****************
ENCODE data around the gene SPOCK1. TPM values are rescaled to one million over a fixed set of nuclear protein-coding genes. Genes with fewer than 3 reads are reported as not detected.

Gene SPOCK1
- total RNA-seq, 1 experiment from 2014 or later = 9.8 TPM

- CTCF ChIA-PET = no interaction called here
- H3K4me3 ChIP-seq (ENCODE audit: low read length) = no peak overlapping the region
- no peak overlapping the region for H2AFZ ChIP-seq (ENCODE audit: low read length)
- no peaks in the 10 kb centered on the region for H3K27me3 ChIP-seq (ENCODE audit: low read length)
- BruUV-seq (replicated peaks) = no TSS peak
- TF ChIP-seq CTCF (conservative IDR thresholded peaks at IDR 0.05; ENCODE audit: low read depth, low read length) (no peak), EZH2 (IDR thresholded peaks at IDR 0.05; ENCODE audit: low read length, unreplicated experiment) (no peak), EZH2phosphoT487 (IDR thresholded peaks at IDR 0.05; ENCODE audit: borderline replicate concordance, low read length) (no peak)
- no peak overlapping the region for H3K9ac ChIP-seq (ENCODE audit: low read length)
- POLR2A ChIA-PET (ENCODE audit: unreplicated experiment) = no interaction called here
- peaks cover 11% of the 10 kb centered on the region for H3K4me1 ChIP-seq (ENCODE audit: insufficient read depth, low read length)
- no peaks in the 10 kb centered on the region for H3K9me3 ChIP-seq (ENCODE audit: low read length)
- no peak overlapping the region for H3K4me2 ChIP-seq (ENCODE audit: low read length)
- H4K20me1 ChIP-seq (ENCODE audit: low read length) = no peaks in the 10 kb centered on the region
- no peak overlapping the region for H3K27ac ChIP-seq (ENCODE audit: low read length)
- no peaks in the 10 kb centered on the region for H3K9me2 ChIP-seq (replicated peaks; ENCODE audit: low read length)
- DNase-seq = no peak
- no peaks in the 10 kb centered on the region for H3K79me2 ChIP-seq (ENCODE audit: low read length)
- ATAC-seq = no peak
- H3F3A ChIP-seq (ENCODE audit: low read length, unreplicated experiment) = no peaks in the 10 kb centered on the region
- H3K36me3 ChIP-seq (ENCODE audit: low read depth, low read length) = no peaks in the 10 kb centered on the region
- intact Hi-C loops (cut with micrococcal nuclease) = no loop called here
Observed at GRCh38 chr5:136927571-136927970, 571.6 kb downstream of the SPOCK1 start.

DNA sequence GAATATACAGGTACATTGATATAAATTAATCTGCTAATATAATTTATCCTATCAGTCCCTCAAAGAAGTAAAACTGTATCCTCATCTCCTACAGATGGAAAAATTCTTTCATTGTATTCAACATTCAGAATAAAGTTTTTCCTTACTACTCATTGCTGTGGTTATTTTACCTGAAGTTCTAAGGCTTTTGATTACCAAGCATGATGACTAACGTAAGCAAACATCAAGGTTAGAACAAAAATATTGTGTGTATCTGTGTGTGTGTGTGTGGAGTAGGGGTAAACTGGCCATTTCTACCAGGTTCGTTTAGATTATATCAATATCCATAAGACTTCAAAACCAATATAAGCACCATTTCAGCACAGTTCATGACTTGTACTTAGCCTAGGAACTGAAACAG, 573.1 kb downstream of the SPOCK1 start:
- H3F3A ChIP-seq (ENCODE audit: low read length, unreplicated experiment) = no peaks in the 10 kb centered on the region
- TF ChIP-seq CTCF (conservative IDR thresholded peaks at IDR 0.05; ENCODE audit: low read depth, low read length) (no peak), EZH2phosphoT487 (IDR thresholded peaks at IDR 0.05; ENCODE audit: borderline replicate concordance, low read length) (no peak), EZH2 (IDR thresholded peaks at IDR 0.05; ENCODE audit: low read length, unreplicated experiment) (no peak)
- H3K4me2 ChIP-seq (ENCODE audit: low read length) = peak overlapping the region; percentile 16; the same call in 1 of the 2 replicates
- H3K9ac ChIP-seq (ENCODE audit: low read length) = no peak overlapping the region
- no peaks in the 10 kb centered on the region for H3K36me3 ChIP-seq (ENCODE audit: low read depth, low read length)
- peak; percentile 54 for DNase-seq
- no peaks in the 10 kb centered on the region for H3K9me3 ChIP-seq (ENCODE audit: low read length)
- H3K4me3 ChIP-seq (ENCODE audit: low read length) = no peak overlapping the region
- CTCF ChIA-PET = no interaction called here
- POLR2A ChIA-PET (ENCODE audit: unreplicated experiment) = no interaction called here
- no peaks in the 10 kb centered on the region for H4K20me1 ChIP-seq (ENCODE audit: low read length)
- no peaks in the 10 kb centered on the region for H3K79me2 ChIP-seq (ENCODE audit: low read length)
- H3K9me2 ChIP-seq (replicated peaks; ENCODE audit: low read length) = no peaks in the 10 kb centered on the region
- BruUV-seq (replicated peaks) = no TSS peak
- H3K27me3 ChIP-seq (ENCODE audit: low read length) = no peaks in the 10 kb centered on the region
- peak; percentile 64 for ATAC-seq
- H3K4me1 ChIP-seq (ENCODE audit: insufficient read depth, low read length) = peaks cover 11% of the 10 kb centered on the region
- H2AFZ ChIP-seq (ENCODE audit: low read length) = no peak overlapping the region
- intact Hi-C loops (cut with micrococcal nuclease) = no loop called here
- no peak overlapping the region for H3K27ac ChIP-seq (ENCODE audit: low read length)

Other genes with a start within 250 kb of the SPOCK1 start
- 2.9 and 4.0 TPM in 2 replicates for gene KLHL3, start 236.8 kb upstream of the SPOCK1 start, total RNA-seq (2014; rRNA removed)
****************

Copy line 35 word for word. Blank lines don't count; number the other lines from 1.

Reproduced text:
- POLR2A ChIA-PET (ENCODE audit: unreplicated experiment) = no interaction called here